Given the gravity of this issue, the controversy is not going to die down soon but it has surely raised several questions like who the real culprit in the whole scene; the illegal flat owners who bought the flats with their hard earned money, the builder who violated the rules to build the flats or the BMC officials who have been sitting on the files for years.
The story has its root to early 1980's when the controversial Campa Cola compound housing complex was built between 1981 and 1989 by Yusuf Patel, the late gangster-turned-real estate heavyweight, among others. At that time, the BMC issued him permission to build only five floors but he violated all rules and constructed unauthorised floors comprising of 102 flats. Patel along with his partners was given permission to construct nine buildings of six floors each. They constructed seven buildings, three of which had six floors, and the other four had seven, eight, 17 and 20 floors. Knowing the fact that the extra floors were unauthorised, Patel and his partners sold them at a price lower than the market rate.
During the construction period, the BMC regularly issued notices to the builders to stop work for going beyond the permitted five floors. The builders were also fined but they paid the penalty and resumed work. The illegalities for the first time came to light in 1999, when the residents applied for water connection for their flats in the Bombay High Court and since then, they have been fighting a battle for their accommodation.
In 2005, the residents realised that the building's plans were never officially passed and none of them given occupation certificates despite residing in the buildings for 25 years. This, despite the fact that BMC officials regularly collected property tax from them. Here the question arises that if the residents were living in illegal houses, why was BMC accepting the property tax for so many years?
There is no denying the fact that laws were broken by builders in nexus with the politicians and the bureaucrats and the gullible flat owners were made to suffer for no fault of theirs. The Supreme Court which ordered demolition of illegal flats, is very much right but the decision to raze the floors will amount to punishing the victims and sparing the guilty. The residents are being harassed for someone else's illegalities. It would be unfair to demolish their homes which were bought by life-time savings without providing them an alternative.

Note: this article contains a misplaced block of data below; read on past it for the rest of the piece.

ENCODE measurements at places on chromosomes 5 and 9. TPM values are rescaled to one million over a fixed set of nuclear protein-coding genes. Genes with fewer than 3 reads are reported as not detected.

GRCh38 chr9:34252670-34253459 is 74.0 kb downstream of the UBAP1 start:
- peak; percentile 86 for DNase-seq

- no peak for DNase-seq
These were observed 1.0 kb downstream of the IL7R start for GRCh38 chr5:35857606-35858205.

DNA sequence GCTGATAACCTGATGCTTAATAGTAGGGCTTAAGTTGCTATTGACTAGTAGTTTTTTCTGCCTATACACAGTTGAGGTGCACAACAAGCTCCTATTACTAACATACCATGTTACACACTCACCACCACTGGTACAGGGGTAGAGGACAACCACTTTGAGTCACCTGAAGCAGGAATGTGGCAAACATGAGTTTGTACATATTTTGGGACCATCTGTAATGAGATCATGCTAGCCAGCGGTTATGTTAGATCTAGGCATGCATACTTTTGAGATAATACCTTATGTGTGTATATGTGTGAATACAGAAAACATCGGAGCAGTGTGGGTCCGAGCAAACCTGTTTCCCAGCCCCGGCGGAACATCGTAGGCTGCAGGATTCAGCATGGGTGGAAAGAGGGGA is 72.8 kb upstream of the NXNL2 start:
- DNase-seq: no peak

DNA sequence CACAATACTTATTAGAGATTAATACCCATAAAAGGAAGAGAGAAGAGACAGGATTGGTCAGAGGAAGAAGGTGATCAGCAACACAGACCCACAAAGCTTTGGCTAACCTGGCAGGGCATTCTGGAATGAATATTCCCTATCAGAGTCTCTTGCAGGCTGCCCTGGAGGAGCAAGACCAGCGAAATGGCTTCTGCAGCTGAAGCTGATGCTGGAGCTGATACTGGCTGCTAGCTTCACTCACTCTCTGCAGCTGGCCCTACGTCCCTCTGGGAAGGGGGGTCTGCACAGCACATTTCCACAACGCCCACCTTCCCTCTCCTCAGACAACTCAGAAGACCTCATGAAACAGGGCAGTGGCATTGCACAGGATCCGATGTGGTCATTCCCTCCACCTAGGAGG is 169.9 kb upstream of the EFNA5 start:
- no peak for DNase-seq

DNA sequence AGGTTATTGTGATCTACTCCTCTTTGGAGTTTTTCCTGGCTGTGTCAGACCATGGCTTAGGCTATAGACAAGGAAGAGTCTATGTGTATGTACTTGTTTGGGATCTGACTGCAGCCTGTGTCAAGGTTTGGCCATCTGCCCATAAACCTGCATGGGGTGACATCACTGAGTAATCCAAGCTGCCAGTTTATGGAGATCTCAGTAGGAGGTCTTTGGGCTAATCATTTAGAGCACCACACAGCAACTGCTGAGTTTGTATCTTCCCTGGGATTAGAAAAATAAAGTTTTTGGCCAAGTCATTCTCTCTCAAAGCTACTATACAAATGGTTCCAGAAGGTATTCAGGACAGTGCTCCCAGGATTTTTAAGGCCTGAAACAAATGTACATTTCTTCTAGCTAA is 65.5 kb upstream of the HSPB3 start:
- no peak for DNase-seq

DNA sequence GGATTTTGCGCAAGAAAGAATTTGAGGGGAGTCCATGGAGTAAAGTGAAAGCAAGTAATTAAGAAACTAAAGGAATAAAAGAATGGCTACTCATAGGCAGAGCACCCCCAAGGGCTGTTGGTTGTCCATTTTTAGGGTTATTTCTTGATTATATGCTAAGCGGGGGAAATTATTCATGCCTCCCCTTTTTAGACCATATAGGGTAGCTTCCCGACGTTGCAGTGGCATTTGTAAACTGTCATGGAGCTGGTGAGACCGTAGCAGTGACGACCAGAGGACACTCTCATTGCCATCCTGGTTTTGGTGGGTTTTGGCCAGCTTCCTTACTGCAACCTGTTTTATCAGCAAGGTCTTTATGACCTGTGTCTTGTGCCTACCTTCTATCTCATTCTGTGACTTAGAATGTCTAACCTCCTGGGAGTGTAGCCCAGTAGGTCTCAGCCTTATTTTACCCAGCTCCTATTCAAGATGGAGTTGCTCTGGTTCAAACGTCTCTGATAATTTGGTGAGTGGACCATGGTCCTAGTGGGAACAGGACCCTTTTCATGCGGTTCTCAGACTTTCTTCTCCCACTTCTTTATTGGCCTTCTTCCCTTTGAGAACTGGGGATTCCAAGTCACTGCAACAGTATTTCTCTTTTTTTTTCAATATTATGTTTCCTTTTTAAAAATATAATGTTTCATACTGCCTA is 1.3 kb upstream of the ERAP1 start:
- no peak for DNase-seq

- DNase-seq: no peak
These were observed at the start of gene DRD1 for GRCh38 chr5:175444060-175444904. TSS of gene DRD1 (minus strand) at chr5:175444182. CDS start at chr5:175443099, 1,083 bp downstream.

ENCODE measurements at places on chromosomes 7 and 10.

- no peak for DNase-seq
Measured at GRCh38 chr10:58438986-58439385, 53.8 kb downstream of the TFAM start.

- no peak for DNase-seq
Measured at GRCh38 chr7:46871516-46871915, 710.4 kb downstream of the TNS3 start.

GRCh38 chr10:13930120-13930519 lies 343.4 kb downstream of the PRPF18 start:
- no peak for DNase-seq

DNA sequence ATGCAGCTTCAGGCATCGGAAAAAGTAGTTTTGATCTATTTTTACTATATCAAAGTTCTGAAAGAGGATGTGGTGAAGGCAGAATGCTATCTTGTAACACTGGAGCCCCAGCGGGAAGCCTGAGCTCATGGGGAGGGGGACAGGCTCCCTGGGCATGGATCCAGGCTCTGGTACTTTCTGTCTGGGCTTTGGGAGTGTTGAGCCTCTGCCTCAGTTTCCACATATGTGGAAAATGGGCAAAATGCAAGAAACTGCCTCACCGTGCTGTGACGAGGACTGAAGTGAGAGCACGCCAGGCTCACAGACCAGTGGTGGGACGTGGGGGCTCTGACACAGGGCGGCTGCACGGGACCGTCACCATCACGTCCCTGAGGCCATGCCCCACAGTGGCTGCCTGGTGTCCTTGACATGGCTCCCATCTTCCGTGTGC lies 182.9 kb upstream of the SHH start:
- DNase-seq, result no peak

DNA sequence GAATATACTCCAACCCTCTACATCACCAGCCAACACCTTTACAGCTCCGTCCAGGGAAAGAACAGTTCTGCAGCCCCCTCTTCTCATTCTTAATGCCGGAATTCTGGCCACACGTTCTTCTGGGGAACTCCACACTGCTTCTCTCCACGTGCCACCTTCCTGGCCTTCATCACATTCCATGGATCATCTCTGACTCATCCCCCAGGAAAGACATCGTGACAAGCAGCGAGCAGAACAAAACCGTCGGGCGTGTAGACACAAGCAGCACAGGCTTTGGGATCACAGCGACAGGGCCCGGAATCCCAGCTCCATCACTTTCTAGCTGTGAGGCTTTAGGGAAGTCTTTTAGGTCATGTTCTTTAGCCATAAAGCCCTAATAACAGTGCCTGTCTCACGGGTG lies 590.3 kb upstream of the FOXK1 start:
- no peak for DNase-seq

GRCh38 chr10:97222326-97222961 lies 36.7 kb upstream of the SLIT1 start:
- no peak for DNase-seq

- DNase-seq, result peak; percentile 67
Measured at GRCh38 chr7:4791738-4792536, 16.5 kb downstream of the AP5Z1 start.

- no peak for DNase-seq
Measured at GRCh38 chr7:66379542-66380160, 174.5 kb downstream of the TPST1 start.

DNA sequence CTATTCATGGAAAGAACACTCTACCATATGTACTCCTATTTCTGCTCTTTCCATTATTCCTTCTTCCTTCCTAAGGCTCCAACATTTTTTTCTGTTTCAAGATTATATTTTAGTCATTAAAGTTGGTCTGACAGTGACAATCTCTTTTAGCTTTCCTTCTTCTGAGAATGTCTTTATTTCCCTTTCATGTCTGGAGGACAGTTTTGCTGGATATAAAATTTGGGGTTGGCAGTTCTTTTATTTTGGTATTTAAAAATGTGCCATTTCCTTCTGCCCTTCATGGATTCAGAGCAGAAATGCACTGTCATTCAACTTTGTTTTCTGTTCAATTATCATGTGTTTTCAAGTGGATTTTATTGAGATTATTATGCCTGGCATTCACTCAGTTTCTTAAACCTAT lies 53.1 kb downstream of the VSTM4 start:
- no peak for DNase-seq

Ironically, the Government and the court are holding the residents responsible but no one bothered to start inquiry against against the corrupt BMC officials who did not take timely action against the builders along with politicians who allowed the whole activity to go on under their nose.
Shall we dig deeper?
Shockingly, the Campa Cola society is just the tip of the iceberg, there are thousands of other illegal buildings located across Mumbai. As per the affidavit filed by BMC with the Supreme Court, there are precisely fifty to sixty thousand illegal buildings across the city. Among them, more than 16,000 surfaced between 2012 and 2013. Now, question here arises, 'Will the State Government single out and take required action against them too?'
Mumbai, the financial capital of our country, has a history of dubious developers who bribe civic officials and build much more than what they are authorised to as per the floor space index (FSI) norms. The housing racket running in Mumbai involves billions of rupees of illegal funds and hundreds of Government and civic officials, contractors and builders. In such a case, the State Government should act hard against such shady developers rather than punishing the innocent people.